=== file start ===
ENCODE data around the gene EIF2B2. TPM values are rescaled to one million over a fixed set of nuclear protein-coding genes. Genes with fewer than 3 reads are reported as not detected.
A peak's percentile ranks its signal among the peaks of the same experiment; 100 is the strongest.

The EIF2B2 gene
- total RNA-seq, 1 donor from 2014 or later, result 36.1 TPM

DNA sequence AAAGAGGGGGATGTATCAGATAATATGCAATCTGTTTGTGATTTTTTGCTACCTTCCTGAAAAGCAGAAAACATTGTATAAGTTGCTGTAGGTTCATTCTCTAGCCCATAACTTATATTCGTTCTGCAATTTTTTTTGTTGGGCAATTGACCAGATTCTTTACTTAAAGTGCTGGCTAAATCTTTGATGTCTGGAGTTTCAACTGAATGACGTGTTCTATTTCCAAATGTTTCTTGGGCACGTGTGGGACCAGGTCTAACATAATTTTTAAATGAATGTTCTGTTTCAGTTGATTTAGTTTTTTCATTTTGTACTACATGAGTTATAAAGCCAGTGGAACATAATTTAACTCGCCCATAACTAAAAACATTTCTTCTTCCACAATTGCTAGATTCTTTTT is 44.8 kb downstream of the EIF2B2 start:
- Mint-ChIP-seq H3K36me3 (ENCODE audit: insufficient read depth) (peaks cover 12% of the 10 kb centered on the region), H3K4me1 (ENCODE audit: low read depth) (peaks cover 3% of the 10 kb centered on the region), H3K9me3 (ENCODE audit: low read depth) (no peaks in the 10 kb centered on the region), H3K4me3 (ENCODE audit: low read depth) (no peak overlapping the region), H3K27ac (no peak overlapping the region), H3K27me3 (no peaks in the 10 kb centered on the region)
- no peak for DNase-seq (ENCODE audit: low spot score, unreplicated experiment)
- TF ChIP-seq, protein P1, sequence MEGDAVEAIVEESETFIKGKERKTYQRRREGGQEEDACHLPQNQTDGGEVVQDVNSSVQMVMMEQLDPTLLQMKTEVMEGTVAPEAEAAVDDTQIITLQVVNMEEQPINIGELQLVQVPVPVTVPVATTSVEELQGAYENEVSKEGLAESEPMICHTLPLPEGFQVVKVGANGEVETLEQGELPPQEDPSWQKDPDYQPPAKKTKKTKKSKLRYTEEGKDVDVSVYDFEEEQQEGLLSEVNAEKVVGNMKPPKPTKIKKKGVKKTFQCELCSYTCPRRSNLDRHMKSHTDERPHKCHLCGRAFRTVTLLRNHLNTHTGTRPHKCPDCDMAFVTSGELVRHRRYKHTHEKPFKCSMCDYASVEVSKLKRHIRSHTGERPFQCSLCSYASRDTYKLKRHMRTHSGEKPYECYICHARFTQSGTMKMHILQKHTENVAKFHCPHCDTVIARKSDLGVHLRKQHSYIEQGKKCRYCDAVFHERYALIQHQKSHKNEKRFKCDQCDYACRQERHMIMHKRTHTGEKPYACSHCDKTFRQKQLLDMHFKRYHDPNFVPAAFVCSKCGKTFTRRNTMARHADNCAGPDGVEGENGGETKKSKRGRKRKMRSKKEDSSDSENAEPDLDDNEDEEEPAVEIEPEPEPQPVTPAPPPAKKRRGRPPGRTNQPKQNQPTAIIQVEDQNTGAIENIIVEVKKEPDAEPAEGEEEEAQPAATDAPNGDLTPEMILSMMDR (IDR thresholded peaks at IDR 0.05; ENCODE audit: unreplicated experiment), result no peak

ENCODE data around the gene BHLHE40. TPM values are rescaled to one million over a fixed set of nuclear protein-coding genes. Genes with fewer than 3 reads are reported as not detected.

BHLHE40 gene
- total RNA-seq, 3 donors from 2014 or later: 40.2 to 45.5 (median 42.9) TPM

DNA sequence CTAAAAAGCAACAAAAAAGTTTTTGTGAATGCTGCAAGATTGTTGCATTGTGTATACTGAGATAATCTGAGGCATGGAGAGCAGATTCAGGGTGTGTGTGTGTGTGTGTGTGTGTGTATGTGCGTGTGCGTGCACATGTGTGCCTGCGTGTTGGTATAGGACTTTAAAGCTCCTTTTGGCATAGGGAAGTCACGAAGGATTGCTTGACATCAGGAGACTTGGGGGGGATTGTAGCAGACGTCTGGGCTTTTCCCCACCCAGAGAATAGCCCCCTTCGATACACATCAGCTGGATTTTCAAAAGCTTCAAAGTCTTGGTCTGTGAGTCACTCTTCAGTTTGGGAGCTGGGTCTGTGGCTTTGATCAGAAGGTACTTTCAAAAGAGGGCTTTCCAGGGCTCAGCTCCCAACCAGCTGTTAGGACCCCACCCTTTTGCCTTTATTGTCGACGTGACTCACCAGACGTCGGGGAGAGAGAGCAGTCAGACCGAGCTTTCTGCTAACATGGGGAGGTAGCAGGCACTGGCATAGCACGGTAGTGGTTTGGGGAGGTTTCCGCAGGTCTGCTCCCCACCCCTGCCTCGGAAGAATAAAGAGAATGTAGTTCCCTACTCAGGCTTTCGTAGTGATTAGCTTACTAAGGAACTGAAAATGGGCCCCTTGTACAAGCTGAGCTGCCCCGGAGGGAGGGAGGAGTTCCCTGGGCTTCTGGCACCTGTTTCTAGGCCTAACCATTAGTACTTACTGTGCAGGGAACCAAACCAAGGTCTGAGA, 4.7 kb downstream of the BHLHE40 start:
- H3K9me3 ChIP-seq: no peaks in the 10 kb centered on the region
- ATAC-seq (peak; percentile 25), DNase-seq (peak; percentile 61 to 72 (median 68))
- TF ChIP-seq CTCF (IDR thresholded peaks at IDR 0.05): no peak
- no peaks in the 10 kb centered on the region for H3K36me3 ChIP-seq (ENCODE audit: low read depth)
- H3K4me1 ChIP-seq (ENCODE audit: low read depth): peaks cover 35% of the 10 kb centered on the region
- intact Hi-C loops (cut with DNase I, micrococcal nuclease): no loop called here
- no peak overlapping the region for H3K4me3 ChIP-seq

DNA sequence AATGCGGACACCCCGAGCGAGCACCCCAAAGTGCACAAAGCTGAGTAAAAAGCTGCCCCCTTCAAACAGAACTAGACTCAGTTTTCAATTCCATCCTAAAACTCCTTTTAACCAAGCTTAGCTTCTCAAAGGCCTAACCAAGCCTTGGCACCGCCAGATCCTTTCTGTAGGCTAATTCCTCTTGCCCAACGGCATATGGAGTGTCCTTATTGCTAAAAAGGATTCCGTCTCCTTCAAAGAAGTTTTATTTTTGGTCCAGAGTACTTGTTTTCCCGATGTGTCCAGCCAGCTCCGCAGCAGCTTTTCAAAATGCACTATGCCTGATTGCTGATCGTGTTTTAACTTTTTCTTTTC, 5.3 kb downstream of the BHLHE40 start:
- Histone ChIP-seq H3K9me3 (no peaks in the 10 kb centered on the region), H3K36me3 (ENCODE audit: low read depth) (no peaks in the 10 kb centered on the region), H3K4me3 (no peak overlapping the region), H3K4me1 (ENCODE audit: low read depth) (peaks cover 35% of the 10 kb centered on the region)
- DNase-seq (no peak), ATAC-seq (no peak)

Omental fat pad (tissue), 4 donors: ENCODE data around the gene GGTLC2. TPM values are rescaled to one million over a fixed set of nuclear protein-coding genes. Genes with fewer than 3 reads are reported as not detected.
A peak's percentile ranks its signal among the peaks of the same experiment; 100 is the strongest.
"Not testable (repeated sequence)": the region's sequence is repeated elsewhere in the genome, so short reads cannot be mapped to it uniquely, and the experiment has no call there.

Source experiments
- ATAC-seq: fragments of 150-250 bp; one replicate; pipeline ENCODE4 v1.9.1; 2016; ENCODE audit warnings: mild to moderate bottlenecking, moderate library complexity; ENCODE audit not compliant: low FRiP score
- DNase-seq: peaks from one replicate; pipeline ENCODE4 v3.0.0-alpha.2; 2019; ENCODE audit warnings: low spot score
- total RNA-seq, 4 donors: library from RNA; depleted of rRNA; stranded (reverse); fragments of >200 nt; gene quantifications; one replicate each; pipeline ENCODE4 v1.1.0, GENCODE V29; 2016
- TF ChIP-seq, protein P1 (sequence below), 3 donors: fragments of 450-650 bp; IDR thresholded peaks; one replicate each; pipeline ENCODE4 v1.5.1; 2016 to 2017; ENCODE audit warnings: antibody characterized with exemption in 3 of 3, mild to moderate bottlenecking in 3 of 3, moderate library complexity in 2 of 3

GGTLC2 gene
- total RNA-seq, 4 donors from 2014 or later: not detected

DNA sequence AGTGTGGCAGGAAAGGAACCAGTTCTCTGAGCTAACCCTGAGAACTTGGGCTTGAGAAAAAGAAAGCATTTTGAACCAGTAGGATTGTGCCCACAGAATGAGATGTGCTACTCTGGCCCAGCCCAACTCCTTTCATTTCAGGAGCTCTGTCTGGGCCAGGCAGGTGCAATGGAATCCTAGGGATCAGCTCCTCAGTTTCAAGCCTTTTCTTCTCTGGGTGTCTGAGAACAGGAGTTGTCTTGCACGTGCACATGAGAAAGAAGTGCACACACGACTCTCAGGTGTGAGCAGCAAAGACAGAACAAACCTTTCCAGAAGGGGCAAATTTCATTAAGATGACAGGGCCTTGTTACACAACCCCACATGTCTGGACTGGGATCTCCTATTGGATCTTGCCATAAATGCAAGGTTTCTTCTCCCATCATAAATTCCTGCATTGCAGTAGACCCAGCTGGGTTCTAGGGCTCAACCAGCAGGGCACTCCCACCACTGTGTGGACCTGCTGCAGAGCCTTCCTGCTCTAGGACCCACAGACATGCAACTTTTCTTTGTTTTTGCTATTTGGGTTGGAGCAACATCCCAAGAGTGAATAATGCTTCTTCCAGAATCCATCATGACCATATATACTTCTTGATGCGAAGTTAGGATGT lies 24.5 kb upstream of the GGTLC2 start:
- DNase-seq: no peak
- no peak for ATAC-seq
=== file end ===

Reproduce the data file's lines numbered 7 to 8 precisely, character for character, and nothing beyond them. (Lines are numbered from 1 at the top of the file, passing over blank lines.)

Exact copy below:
- no peak for DNase-seq (ENCODE audit: low spot score, unreplicated experiment)
- TF ChIP-seq, protein P1, sequence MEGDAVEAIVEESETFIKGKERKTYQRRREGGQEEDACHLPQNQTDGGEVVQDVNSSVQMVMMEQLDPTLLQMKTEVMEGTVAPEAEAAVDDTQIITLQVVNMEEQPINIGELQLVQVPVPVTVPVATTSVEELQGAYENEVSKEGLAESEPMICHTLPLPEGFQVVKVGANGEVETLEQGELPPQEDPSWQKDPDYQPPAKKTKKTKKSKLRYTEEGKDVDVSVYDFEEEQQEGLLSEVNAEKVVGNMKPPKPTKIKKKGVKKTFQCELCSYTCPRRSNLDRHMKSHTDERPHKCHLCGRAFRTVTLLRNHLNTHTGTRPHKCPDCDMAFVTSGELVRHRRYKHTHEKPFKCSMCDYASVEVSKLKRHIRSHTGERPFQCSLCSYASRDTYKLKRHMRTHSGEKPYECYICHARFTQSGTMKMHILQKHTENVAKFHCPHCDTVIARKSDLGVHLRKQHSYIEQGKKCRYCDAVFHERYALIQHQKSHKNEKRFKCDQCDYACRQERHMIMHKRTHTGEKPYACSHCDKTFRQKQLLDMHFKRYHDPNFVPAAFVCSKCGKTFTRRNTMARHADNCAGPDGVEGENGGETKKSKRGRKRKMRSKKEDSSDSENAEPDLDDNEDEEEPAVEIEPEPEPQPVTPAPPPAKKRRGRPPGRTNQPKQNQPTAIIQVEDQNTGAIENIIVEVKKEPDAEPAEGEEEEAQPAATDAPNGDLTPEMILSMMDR (IDR thresholded peaks at IDR 0.05; ENCODE audit: unreplicated experiment), result no peak